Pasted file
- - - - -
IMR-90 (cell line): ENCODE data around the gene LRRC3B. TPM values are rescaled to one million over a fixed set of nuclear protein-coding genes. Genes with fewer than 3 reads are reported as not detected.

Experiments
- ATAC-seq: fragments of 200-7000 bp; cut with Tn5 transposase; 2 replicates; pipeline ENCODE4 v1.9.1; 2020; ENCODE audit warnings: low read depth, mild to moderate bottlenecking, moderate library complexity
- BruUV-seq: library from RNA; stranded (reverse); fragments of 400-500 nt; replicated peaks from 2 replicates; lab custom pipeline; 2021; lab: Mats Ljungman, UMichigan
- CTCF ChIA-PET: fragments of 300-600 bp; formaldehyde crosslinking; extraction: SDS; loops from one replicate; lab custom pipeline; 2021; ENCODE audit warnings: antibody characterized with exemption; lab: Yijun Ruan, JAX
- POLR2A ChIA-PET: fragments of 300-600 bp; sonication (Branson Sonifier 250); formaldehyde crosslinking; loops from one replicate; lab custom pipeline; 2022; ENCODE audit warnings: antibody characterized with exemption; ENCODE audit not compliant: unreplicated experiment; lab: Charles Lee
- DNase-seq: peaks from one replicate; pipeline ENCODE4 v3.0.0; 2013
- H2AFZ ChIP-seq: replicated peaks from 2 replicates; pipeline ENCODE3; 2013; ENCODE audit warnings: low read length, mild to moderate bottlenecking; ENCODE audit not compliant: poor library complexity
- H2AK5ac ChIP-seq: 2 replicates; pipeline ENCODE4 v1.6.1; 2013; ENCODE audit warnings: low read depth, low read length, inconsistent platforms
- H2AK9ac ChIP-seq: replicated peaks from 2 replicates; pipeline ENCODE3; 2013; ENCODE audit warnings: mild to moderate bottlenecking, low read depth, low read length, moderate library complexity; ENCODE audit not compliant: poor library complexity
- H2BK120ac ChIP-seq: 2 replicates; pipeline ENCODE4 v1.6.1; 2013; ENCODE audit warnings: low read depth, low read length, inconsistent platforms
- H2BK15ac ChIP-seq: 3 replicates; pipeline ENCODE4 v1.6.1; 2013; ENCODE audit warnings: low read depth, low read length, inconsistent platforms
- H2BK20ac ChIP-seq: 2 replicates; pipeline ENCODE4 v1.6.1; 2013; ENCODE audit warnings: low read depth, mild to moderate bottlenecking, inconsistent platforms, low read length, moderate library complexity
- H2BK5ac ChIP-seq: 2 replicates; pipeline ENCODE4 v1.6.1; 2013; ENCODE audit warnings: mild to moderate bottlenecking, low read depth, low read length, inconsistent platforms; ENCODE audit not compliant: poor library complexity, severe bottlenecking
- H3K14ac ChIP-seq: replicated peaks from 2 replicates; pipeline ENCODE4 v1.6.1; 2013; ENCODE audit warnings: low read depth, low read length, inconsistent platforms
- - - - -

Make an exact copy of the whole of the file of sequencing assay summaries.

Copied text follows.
IMR-90 (cell line): ENCODE data around the gene LRRC3B. TPM values are rescaled to one million over a fixed set of nuclear protein-coding genes. Genes with fewer than 3 reads are reported as not detected.

Experiments
- ATAC-seq: fragments of 200-7000 bp; cut with Tn5 transposase; 2 replicates; pipeline ENCODE4 v1.9.1; 2020; ENCODE audit warnings: low read depth, mild to moderate bottlenecking, moderate library complexity
- BruUV-seq: library from RNA; stranded (reverse); fragments of 400-500 nt; replicated peaks from 2 replicates; lab custom pipeline; 2021; lab: Mats Ljungman, UMichigan
- CTCF ChIA-PET: fragments of 300-600 bp; formaldehyde crosslinking; extraction: SDS; loops from one replicate; lab custom pipeline; 2021; ENCODE audit warnings: antibody characterized with exemption; lab: Yijun Ruan, JAX
- POLR2A ChIA-PET: fragments of 300-600 bp; sonication (Branson Sonifier 250); formaldehyde crosslinking; loops from one replicate; lab custom pipeline; 2022; ENCODE audit warnings: antibody characterized with exemption; ENCODE audit not compliant: unreplicated experiment; lab: Charles Lee
- DNase-seq: peaks from one replicate; pipeline ENCODE4 v3.0.0; 2013
- H2AFZ ChIP-seq: replicated peaks from 2 replicates; pipeline ENCODE3; 2013; ENCODE audit warnings: low read length, mild to moderate bottlenecking; ENCODE audit not compliant: poor library complexity
- H2AK5ac ChIP-seq: 2 replicates; pipeline ENCODE4 v1.6.1; 2013; ENCODE audit warnings: low read depth, low read length, inconsistent platforms
- H2AK9ac ChIP-seq: replicated peaks from 2 replicates; pipeline ENCODE3; 2013; ENCODE audit warnings: mild to moderate bottlenecking, low read depth, low read length, moderate library complexity; ENCODE audit not compliant: poor library complexity
- H2BK120ac ChIP-seq: 2 replicates; pipeline ENCODE4 v1.6.1; 2013; ENCODE audit warnings: low read depth, low read length, inconsistent platforms
- H2BK15ac ChIP-seq: 3 replicates; pipeline ENCODE4 v1.6.1; 2013; ENCODE audit warnings: low read depth, low read length, inconsistent platforms
- H2BK20ac ChIP-seq: 2 replicates; pipeline ENCODE4 v1.6.1; 2013; ENCODE audit warnings: low read depth, mild to moderate bottlenecking, inconsistent platforms, low read length, moderate library complexity
- H2BK5ac ChIP-seq: 2 replicates; pipeline ENCODE4 v1.6.1; 2013; ENCODE audit warnings: mild to moderate bottlenecking, low read depth, low read length, inconsistent platforms; ENCODE audit not compliant: poor library complexity, severe bottlenecking
- H3K14ac ChIP-seq: replicated peaks from 2 replicates; pipeline ENCODE4 v1.6.1; 2013; ENCODE audit warnings: low read depth, low read length, inconsistent platforms